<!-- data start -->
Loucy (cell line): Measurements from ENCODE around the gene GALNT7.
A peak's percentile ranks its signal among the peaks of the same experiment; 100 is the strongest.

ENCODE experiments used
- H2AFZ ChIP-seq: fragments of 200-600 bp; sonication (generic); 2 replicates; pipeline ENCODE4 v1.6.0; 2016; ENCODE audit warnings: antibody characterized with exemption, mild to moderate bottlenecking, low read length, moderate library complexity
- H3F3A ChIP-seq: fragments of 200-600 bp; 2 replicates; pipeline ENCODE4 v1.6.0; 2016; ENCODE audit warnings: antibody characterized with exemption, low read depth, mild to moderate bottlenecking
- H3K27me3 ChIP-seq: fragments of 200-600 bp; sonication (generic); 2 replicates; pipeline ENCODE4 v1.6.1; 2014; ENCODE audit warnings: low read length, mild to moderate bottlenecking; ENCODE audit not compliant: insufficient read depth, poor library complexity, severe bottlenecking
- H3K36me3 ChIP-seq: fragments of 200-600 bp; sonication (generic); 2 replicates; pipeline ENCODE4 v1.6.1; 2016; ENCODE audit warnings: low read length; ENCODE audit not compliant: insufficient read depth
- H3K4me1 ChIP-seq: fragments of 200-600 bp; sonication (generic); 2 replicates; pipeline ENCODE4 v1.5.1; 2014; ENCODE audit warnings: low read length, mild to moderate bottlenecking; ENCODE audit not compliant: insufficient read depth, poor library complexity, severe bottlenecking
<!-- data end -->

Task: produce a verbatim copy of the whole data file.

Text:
Loucy (cell line): Measurements from ENCODE around the gene GALNT7.
A peak's percentile ranks its signal among the peaks of the same experiment; 100 is the strongest.

ENCODE experiments used
- H2AFZ ChIP-seq: fragments of 200-600 bp; sonication (generic); 2 replicates; pipeline ENCODE4 v1.6.0; 2016; ENCODE audit warnings: antibody characterized with exemption, mild to moderate bottlenecking, low read length, moderate library complexity
- H3F3A ChIP-seq: fragments of 200-600 bp; 2 replicates; pipeline ENCODE4 v1.6.0; 2016; ENCODE audit warnings: antibody characterized with exemption, low read depth, mild to moderate bottlenecking
- H3K27me3 ChIP-seq: fragments of 200-600 bp; sonication (generic); 2 replicates; pipeline ENCODE4 v1.6.1; 2014; ENCODE audit warnings: low read length, mild to moderate bottlenecking; ENCODE audit not compliant: insufficient read depth, poor library complexity, severe bottlenecking
- H3K36me3 ChIP-seq: fragments of 200-600 bp; sonication (generic); 2 replicates; pipeline ENCODE4 v1.6.1; 2016; ENCODE audit warnings: low read length; ENCODE audit not compliant: insufficient read depth
- H3K4me1 ChIP-seq: fragments of 200-600 bp; sonication (generic); 2 replicates; pipeline ENCODE4 v1.5.1; 2014; ENCODE audit warnings: low read length, mild to moderate bottlenecking; ENCODE audit not compliant: insufficient read depth, poor library complexity, severe bottlenecking